“Will there be a critical egg shortage this festive season?”. This is the latest dispute between local egg producers and importers, who say the proof will be in the pudding in December.
On the one side, import and export business Hume International on Thursday accused local egg producers of downplaying the critical egg shortage in South Africa.
The company's managing director, Fred Hume, said on Thursday that it had been reported that roughly 7.5 million commercial layer hens had been culled during the recent bird flu epidemic that hit the nation.
“Assuming one hen lays around five or six eggs per week, the local market is then currently underproducing by as many as 45 million eggs per week. Yet, the public is continually told that there’s nothing to fear,” Hume said.
He said that in response, the South African Poultry Association (Sapa) was calling on the government to open imports from Zimbabwe, Namibia, Angola and Malawi.
“The issue is that these four nations, at Hume International’s best calculation, produce only around 1kT (kilo tons) per week. By contrast, South Africa needs, at minimum, an influx of 2.25kT to make up for the shortage created by the aforementioned mass culling. We also do not have a clear picture of what the avian influenza situation is like in these countries, and it is highly doubtful that they would sell all their available eggs to South Africa,” he said.
Hume said South Africa could not rely on the Southern African Development Community (SADC) partners alone to help out of this developing crisis.
“We urgently need to ease import restrictions placed on major egg producers such as Argentina, Brazil, the USA, and Eswatini," he said.
Hume said Department of Agriculture, Land Reform, and Rural Development (Dalrrd) Minister Thoko Didiza also announced at the end of October that the department had granted “thousands of permits for the importation of table eggs, fertilised eggs, and poultry meat to ensure sufficient stocks [are] available for the Christmas holiday season”.
Didiza further specified that, in the past two months, the department granted 115 permits for fertilised eggs, 48 for egg powder, and 24 for table eggs, which amounted to 1.9 million eggs - but this was only a fifteenth of the eggs needed per week, and a mere drop in the bucket.
Hume International said the question becomes: how does Dalrrd plan to fill the outstanding 28 million eggs shortage without opening trade with South Africa’s far larger South American trading partners?
The company said Sapa’s claim that during the previous avian influenza outbreak in 2017, “poor, rotten eggs” were dumped in the country by South American exporters painted a deceptive picture of the current situation.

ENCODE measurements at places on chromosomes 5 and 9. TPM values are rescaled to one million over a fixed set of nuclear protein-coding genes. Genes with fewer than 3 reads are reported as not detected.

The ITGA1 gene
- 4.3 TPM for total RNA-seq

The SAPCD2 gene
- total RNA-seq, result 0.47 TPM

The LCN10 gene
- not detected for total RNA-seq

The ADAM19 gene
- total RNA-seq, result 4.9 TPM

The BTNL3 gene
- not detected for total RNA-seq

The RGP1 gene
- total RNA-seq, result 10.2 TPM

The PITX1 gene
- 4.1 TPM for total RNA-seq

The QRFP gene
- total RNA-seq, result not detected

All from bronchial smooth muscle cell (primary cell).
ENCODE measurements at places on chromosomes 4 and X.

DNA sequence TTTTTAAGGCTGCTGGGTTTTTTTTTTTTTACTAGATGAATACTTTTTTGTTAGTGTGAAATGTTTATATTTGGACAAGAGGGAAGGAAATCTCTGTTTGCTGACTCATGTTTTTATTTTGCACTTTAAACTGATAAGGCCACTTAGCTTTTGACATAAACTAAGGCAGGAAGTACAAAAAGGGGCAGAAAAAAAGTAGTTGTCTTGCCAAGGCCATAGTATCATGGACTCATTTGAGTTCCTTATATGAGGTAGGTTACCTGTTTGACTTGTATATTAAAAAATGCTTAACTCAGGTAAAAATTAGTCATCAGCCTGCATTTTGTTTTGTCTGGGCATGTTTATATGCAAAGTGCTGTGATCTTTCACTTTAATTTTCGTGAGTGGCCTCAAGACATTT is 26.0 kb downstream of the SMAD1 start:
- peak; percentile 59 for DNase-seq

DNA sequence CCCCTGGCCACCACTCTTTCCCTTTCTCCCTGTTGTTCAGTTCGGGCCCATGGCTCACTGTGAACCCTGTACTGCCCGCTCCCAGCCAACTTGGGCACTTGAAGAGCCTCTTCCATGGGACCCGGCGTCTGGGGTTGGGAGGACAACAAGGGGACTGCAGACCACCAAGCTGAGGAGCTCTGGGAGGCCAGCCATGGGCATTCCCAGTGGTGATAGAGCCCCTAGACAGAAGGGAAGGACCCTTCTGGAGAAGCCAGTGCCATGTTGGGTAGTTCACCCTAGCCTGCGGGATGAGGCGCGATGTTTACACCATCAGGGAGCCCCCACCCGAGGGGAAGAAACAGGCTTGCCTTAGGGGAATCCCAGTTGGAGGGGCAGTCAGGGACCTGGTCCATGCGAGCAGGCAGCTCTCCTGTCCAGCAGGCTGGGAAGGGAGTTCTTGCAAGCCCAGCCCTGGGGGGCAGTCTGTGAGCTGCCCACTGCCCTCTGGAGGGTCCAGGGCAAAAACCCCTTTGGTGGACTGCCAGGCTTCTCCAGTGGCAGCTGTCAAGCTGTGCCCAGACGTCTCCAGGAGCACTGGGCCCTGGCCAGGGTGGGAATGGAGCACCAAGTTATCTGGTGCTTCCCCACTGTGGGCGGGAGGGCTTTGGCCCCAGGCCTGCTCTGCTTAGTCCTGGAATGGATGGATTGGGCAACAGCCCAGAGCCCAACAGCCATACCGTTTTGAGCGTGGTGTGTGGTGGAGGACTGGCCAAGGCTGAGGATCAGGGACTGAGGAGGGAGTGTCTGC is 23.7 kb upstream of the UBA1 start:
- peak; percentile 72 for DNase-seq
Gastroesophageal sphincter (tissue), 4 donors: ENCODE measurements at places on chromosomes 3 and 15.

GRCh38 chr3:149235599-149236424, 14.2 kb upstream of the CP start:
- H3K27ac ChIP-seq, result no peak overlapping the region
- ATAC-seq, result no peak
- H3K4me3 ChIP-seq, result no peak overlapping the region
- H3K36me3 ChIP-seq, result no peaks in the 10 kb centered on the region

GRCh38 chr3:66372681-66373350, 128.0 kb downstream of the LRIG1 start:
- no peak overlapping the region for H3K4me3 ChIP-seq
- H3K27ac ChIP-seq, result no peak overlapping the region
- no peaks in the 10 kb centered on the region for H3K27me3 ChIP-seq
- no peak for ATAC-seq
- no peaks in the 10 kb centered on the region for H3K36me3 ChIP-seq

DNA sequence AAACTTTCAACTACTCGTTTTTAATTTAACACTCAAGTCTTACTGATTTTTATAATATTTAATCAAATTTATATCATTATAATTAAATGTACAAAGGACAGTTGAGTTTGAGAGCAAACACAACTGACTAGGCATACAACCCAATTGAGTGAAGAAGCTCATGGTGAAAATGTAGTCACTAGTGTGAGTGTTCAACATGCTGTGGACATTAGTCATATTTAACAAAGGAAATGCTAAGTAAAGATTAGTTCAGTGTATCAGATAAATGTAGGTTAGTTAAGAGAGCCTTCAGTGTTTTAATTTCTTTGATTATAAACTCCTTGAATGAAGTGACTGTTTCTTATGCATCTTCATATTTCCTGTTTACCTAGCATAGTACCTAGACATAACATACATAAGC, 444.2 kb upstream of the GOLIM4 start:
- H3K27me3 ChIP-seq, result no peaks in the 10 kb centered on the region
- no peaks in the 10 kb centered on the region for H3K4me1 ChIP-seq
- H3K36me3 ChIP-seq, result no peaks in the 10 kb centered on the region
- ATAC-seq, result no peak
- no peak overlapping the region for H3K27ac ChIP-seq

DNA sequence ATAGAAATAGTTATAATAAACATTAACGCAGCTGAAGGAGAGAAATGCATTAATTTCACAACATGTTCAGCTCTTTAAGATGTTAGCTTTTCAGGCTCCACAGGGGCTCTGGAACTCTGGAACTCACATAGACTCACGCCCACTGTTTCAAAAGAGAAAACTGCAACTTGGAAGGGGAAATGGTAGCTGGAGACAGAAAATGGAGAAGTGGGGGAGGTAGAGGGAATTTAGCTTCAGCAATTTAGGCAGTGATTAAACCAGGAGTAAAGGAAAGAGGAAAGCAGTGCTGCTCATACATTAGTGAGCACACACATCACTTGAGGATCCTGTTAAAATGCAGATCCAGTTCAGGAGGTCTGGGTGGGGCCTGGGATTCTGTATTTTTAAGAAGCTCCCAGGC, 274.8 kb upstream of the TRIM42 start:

Hume said like its South African poultry import contemporaries, it followed strict regulations on the grading, packing, and marking of imported eggs as set out in Dalrrd’s Regulation 345.
“Simply put, if we import poor quality eggs, we risk losing millions of rands, which is why we strive to ensure that only high-grade eggs enter the country, and no dumping occurs. This, in essence, allows the market to self-regulate.”
Hume called for the South African government to intervene and lift the 40-day rule under Regulation 345 and ease import restrictions and anti-dumping duties on certain countries.
“These measures will ensure that the egg shortage and looming poultry meat shortage is resolved as soon as possible,” Hume said.
However, on the other side, FairPlay said in a bulletin, released on Thursday, that Sapa has said South African consumers could relax – the industry had acted quickly to address supply problems amid avian flu.
The organisation said local producers would be able to supply all or most of the year-end demand and “the industry expects that any shortages this festive season will be minimal”.
FairPlay said, “There will soon be an announcement on whether or not to rebate (ie discount or cancel) import tariffs and anti-dumping duties on imported chicken.“
“The motivation for those rebates would be to avoid a chicken supply shortage at year-end and into 2024. Importers want the rebates, which would lead to more chicken imports, and it’s important to them that the government believes there’s going to be a shortage.”
FairPlay said rebates were not only unnecessary, because the crisis had passed, but they would threaten the existence of many of South Africa’s chicken farmers.
FairPlay this was a far more serious message for the government to listen to.
According to the Observatory of Economic Complexity in 2021, South Africa imported $1.63 million (R31m) in eggs, becoming the 118th largest importer of eggs in the world. At the same year, eggs were the 965th most imported product in South Africa.